The Dance In Flight company members dance to the opening number for their 2020 spring performance. This show occurred in the Smothers Theatre before COVID-19 impacted the campus. Photo courtesy of Dance In Flight
Before COVID-19 hit, the Dance In Flight (DIF) team had the ability to perform and practice together on the Malibu campus. Erin Heffes, senior and DIF student director, said DIF will have to shift its entire process and production to the virtual world due to the closure of Pepperdine’s campus.
Heffes said she hopes the energetic and creative community will carry on despite new challenges that may arise. DIF is Pepperdine’s student-run dance company that has sold-out performances every year. The team plans on working toward a dance film throughout the year while providing an artistic outlet for Pepperdine students and the wider community to be involved in.
“It’s going to be a weird year — not a traditional year — but we have lots planned, and we’re really excited and we hope people are too,” Regan Zimmerer, alumna and DIF director, said.
Heffes said the company typically has around 25 to 30 members, and they showcase their talent during the annual February performance. The company also has a few other performances at The Well and the Weisman Museum, which are not on the current agenda for this year.
Heffes said DIF will be focusing on producing a single dance film, which it will release toward the end of the school year. She said the documentary-style film will resemble a previous DIF production but will use a myriad of video editing techniques, such as green screens, to provide a cohesive and unified performance.
The DIF leaders are hoping that some of the dancers in California will be able to record a few socially-distanced scenes, Heffes said.
The whole company of 25 members will meet virtually every other Saturday, Heffes said, and the smaller groups will meet in smaller troops every week with their arranged choreographers. Due to time differences, some choreographers will prerecord their video tutorials and teach the dance asynchronously.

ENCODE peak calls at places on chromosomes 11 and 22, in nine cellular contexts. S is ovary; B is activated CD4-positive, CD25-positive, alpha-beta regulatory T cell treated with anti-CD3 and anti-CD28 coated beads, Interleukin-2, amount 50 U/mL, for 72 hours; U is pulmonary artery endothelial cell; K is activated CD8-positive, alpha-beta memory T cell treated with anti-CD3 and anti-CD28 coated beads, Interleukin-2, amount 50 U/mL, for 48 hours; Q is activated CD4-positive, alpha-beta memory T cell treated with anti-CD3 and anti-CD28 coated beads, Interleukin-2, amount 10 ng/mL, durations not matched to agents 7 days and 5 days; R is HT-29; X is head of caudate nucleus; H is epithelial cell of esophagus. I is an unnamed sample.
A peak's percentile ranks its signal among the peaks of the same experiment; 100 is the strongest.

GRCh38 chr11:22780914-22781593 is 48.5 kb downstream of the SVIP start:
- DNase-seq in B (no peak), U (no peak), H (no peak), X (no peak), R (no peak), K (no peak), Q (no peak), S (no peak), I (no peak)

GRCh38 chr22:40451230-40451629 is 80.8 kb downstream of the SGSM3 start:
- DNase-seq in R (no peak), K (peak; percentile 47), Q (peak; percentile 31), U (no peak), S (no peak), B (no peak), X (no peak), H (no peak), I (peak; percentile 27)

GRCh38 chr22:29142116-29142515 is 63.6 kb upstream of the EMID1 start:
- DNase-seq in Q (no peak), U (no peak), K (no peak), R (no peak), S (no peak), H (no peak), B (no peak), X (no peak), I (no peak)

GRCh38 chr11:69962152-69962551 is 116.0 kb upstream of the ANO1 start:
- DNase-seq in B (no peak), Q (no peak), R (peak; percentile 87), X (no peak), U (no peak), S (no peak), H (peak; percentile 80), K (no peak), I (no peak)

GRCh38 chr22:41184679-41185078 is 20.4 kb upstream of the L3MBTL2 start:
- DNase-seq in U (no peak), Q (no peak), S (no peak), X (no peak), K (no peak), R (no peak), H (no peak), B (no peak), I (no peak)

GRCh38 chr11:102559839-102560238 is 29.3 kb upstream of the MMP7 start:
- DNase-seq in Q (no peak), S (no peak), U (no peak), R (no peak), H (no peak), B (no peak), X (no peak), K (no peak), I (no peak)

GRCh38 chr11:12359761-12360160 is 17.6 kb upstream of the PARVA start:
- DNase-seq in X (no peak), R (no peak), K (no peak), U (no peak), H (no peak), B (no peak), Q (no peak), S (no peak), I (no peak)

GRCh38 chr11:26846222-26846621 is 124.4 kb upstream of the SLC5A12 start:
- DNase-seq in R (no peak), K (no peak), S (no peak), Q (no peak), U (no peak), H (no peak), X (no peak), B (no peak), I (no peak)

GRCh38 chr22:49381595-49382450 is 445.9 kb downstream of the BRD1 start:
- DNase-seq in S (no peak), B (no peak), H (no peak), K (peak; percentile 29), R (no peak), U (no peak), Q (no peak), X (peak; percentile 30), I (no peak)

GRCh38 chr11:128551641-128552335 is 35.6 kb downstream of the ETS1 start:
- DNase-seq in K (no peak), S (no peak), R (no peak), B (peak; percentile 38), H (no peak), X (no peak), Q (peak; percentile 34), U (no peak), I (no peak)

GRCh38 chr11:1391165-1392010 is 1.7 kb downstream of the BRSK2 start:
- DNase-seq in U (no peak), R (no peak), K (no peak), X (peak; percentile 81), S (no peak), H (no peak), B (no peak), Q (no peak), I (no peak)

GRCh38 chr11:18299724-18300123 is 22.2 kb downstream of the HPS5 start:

Nalani Kaai, a senior and DIF choreographer, said she understands the difficulties that come with Zoom classes, so prerecording the dance lessons with routine check-ins will allow her dancers to practice on their own time.
“I think it’ll help with time management for both me and my dancers,” Kaai said.
The theme of the video production is “Raw,” Heffes said. She said the film will be in a documentary format and will showcase something personal to the choreographers’ life experiences. As a choreographer, Kaai described the questions she reflected on when choosing how to portray the theme through her dance piece.
“What are things that really affect us, what are things we’re passionate about, what is something that defines us?” Kaai said.
Kaai said the idea behind the theme is to authentically express who the dancers are as people. For her troop, she plans to create a piece that highlights strong women and social justice.
The Kick-Off event took place Aug. 18 on Zoom, and prospective members learned about the new online audition and virtual rehearsal format. Darcie Hill, a senior and the DIF assistant student director, led the first virtual community class of the semester following the kickoff event.
Kayla Washington, a senior and the DIF special projects chair, said the community classes are a fun time to let loose and dance, and no dance experience is required.
The community classes were previously open to all students and took place in person, every other Wednesday night, Washington said. This fall, the community class has its virtual dance lessons open to anyone who wants to join.
Kaai said the community class provides a space where students can take their minds off of school and do something fun that gets their bodies moving.
To stay connected with the Pepperdine community during this unusual season, Washington said the DIF Instagram page will be more active, and different company members will have the opportunity to share parts of their lives as dancers.
Washington said anyone interested in connecting with the DIF community can find more information through DIF’s Instagram and website. She said company members hope to engage with the wider community by posting weekly dance challenges on their Instagram page.
“Everyone’s from different backgrounds and just different walks of life, but we all kind of bond over the love of dance, and there’s something really special in that,” Zimmerer said.
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